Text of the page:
Frequently Asked Questions

    1. What is the Human Rights Maturity Model?
      The Human Rights Maturity Model (the Model) is a management tool to guide organizations as they develop a culture of human rights. The Model helps them assess their organizational “maturity” by looking at their own human rights processes, practices, and capacity. It provides guidance in creating a self-sustaining and mature human rights culture.


    1. Why was the Maturity Model developed?
      In 2005, in order to affect systemic and organizational change, the Canadian Human Rights Commission (the Commission) shifted its focus to work proactively with employers, through Memoranda of Understanding (MOUs). The Commission’s success with the MOUs showed us that there was an appetite for real change in workplaces in Canada. In concert with employers, employees, unions and management from a cross-section of Canadian workplaces, the Commission developed the Human Rights Maturity Model. The Commission’s goal is to provide tools and guidance to a wider range of organizations.


    1. How can my organization benefit from the Maturity Model?
      There is a strong ethical and business case for building a corporate culture of human rights. Fostering human rights can attract and retain employees, improve an organization’s image and reputation, and save time and money. The Model is a process-oriented tool that helps an organization achieve an integrated human rights culture. It uses a step-by-step approach that builds over time from a basic foundation to a solid structure.


    1. We are already a busy organization. Will undertaking the Maturity Model process involve a lot of additional work?
      Developing a mature culture of human rights is a sound investment that can save organizations significant time and costs in the long run. For some, substantial effort may be required in the beginning. The good news is that most organizations have already done a significant amount of the work. The Model is designed to fine-tune and formalize existing processes, while providing simple, concrete steps toward strengthening the overall structure. It assists organizations in developing a plan that can be budgeted for and implemented in sequences. The road to Level 5 may take some time, but the journey will benefit the organization every step of the way.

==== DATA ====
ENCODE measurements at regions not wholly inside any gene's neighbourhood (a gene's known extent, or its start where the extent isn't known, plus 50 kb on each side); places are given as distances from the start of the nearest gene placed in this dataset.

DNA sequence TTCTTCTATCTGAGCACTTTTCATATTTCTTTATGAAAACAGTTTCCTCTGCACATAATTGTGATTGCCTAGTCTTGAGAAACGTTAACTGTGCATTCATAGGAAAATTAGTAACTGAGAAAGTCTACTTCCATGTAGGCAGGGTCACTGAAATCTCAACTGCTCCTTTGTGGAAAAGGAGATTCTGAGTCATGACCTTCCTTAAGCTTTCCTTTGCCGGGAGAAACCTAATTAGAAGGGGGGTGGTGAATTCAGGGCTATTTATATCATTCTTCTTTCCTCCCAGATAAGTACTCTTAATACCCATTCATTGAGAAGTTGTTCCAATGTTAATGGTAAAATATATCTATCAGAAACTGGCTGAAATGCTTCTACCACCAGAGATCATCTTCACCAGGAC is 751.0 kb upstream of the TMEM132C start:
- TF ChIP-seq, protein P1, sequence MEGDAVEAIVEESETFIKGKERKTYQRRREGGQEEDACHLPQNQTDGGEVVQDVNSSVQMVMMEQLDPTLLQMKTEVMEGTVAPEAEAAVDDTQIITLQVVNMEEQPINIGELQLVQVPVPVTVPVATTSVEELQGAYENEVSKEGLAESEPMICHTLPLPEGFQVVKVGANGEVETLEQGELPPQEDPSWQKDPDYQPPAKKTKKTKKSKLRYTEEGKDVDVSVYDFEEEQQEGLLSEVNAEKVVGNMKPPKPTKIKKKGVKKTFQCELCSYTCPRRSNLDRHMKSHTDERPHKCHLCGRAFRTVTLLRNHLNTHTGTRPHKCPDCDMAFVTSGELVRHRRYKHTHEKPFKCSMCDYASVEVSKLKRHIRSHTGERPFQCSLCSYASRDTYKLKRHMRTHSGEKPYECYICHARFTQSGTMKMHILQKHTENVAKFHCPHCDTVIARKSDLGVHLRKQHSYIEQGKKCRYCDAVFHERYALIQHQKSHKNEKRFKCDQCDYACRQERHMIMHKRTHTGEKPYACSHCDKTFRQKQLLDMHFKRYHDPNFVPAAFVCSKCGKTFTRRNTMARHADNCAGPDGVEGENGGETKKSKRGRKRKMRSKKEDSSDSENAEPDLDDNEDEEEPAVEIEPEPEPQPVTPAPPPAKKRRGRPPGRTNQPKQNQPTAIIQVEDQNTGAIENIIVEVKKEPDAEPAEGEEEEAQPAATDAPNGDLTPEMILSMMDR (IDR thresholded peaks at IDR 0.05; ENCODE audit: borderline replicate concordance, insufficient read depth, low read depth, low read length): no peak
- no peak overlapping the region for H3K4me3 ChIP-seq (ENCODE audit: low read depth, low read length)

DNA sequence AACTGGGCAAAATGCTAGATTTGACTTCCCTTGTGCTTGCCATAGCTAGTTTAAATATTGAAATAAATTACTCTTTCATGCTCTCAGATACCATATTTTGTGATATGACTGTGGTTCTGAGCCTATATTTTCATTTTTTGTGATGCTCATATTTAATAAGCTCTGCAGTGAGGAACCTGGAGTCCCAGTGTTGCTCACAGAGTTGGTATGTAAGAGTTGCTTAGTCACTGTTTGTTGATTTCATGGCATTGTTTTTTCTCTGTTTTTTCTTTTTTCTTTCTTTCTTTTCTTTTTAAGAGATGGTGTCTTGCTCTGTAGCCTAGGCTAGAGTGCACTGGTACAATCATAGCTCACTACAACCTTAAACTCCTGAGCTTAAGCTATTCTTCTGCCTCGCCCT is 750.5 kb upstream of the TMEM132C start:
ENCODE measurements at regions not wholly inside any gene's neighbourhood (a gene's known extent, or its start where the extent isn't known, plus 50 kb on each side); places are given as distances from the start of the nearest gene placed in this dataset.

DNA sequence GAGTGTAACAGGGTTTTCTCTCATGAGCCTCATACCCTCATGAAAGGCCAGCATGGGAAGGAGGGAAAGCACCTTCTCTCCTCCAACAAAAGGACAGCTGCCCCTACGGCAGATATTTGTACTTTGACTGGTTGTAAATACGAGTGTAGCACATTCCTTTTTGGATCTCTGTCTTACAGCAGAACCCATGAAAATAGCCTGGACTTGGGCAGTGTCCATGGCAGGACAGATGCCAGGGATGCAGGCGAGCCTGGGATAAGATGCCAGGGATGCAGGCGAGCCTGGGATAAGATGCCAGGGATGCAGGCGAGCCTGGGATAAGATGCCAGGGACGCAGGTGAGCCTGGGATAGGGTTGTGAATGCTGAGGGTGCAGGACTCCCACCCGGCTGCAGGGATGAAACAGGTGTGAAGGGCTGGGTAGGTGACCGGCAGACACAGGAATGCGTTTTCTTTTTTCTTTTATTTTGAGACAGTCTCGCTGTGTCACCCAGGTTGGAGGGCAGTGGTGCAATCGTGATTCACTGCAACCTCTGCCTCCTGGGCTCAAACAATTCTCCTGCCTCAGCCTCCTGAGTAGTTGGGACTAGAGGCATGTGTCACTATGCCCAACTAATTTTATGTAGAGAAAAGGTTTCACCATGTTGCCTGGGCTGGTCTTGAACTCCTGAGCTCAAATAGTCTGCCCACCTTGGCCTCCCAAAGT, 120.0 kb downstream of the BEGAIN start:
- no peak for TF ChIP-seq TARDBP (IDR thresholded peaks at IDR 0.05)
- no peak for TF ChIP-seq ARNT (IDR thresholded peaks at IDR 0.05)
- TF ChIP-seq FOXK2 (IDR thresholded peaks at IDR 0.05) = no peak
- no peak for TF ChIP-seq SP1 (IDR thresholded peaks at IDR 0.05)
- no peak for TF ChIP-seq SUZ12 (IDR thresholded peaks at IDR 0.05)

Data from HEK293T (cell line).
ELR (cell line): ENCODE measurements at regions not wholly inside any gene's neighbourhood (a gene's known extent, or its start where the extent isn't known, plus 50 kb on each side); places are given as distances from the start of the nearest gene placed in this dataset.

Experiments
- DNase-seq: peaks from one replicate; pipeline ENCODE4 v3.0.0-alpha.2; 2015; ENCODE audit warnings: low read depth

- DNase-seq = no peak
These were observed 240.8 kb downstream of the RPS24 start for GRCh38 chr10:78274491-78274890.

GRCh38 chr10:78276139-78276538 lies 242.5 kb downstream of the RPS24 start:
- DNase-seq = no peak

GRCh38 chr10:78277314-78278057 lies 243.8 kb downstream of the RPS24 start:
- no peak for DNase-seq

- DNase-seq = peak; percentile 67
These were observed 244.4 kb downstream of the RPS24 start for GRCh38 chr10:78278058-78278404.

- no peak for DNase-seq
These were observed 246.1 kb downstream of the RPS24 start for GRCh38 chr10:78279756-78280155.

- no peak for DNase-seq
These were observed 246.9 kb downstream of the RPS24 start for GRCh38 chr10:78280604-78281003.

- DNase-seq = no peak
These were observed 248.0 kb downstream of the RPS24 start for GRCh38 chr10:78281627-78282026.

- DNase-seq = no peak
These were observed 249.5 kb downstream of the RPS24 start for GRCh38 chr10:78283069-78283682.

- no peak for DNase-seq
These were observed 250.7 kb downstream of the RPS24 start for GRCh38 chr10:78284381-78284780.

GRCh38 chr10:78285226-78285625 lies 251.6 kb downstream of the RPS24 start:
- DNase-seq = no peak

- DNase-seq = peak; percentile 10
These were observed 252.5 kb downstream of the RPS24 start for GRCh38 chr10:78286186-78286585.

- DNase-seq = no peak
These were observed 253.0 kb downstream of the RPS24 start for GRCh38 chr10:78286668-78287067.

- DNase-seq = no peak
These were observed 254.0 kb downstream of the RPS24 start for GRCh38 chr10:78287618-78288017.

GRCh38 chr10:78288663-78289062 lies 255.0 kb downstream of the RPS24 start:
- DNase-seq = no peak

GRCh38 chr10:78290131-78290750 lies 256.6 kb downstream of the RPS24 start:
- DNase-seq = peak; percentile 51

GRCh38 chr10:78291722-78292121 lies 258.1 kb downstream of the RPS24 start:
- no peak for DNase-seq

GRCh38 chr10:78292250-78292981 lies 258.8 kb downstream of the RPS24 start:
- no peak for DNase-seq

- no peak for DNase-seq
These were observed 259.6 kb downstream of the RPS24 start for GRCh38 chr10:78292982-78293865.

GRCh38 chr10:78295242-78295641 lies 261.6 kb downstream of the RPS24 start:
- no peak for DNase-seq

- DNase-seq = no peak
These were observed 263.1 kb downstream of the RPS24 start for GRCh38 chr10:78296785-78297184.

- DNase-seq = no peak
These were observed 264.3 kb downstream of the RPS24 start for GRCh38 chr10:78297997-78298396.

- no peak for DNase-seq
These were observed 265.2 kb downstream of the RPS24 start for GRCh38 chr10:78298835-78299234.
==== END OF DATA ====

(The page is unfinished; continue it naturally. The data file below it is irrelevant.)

1. Does the Maturity Model apply to smaller organizations?
        Yes. The Maturity Model is flexible and applicable to a wide range of organizations of all sizes.


    1. How was the Maturity Model developed?
      The Maturity Model was developed by the Canadian Human Rights Commission through a consultative process, involving stakeholders.See the section on the Steering Committee for more details.


      1. Is there a cost to participating in the Maturity Model?
        The Model is available free of charge to anyone and can be adapted to different organizational needs.


    1. If I adopt the Maturity Model, what kind of support can I expect from the Commission?
      The Model was designed to allow organizations to create their own self-sustaining human rights culture. The Commission is available to provide guidance to federally regulated organizations.


    1. How do I get started?
      Your first step is to go to the registration section of our Website and fill in the registration form. An agent will then contact you with a secure access to our online assessment tool. On this site, you will find all of the information you need to get started.


    1. How long will it take us to assess our human rights maturity?
      This will depend on a variety of factors such as the size of the organization, management support and availability of resources.


    1. Who is eligible to use this Model?
      Any organization interested in improving their workplace and becoming an employer of choice may use the Model, but it has been designed for federally regulated organizations.


    1. Will I need a specialist to get me started?
      Most organizations will find they have the required expertise within their organizations; smaller organizations with no human resources structure may need some assistance.


  1. How many employees will I need to implement the Model?
    This will vary depending on the size of the organization and its needs.